aaron hicks yankees
Wendell Cruz-USA TODAY Sports

The New York Yankees have designated outfielder Aaron Hicks for assignment, according to Greg Joyce of the Post. This proved to be the corresponding move after outfielder Greg Allen was acquired from the Red Sox Friday.

#YankeesTwitter can finally rejoice as Yankees finally pulled the plug. Hicks’ trade market must have been absolutely non-existent for Brian Cashman and Hal Steinbrenner to eat over $20 million through 2025. Keep in mind that Cashman and manager Aaron Boone just didn’t play Gallo for two months before shipping him to the Dodgers.

But in the case of Hicks, he was simply that bad. He hit .188 with one home run and a .524 OPS in 28 games. His maximum exit velocity on the year is in the 19th percentile and his line drive rate (LD%) is an awful 10.4%. He doesn’t even have the saving grace of making regular hard contact.

Add in years of injuries, including Tommy John surgery, and one amazing juiced-ball season. Put it all together, and Hicks has been an overall bust in New York.

And the Yankees’ next step with him? They have ten days to trade, waive, or assign Hicks to the minors. Smart money says another team picks up him up off of waivers.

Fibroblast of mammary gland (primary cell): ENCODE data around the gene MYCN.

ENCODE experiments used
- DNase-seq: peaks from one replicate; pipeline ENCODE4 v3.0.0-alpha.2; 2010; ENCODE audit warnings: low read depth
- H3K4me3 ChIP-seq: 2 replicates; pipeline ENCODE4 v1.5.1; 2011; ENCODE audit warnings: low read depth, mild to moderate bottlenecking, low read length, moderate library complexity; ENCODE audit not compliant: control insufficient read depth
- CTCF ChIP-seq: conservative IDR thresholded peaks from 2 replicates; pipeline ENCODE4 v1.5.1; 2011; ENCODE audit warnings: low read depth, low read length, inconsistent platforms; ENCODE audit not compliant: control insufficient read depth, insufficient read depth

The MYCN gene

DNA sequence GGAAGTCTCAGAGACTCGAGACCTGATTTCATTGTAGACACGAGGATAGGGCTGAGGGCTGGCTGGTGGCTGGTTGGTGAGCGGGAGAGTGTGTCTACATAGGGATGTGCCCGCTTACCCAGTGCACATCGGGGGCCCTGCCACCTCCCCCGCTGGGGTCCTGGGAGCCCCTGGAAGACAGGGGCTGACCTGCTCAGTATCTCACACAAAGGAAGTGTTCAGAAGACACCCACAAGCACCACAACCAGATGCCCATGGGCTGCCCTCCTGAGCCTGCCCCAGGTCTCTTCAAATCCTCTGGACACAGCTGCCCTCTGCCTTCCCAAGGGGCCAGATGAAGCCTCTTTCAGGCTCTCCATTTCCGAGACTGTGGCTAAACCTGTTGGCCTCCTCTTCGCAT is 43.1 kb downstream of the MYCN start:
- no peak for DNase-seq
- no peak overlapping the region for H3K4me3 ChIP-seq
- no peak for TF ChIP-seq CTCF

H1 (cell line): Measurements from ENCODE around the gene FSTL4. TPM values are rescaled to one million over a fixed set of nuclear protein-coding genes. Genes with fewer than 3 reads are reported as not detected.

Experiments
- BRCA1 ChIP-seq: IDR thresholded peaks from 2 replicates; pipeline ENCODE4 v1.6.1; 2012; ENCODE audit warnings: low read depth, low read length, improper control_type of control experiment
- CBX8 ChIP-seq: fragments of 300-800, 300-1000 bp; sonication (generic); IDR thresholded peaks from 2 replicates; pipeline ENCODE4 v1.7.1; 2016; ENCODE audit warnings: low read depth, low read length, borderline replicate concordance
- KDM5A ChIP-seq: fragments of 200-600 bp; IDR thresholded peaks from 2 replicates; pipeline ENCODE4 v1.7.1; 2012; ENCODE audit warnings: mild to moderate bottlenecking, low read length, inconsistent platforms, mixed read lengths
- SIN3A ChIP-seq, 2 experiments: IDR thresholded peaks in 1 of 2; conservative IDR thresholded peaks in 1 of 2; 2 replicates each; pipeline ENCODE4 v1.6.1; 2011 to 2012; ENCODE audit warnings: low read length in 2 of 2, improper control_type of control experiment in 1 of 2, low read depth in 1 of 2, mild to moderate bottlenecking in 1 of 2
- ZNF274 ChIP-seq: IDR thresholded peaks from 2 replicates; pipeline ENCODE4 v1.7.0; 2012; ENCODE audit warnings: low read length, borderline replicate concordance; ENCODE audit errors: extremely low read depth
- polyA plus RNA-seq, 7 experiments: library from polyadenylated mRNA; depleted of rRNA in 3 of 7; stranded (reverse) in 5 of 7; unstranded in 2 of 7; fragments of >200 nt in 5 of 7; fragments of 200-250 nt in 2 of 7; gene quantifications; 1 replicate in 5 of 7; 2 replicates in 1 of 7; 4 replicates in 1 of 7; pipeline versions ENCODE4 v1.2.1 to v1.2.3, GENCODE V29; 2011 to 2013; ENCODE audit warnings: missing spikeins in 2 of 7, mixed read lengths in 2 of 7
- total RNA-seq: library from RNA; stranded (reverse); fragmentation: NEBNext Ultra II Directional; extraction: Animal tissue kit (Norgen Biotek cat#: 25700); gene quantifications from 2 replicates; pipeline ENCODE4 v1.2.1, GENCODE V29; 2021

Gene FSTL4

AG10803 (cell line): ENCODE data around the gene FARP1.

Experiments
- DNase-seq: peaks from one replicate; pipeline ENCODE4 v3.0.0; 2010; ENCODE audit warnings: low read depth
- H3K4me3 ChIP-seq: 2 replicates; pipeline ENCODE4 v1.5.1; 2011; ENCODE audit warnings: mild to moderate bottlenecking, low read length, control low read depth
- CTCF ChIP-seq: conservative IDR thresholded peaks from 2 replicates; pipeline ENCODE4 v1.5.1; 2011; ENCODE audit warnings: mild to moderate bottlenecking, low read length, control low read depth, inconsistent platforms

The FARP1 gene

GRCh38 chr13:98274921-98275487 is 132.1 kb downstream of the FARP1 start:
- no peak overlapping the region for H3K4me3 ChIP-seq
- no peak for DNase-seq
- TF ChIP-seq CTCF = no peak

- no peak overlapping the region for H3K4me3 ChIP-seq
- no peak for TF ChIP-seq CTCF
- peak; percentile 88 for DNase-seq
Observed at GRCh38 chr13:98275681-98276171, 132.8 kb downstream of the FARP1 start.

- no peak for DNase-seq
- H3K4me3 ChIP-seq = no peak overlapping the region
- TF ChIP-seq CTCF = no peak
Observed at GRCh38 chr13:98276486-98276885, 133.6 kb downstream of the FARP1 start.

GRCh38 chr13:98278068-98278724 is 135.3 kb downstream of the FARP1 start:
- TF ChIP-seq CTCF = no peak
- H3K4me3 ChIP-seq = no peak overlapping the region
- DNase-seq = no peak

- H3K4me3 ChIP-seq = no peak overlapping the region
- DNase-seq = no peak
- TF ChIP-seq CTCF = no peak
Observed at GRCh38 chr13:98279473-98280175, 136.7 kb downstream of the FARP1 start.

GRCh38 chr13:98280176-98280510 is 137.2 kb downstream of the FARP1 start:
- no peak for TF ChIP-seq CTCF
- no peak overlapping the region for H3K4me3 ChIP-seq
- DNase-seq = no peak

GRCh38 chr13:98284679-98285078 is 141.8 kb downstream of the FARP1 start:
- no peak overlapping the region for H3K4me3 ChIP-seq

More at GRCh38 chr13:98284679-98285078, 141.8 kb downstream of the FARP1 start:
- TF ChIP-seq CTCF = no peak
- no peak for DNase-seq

But at the end of the day, moving on from Aaron Hicks does nothing but help the Yankees. Allen is very much the same player, but nowhere near as expensive. He hit .270 in a cup of coffee with the Yankees in 2021 and was hitting .250 with a .795 OPS at Boston’s Triple-A Worcester affiliate. Allen also stole 21 stolen bases in 37 games, giving the Yankees another reliable set of legs off the bench.

It’s almost shocking, even unprecedented, but Cashman finally did it. The Aaron Hicks experiment is over and, for once, New York’s front office seems to be owning their mistake.

Josh Benjamin has been a staff writer at ESNY since 2018. He has had opinions about everything, especially the Yankees and Knicks. He co-hosts the “Bleacher Creatures” podcast and is always looking for new pieces of sports history to uncover, usually with a Yankee Tavern chicken parm sub in hand.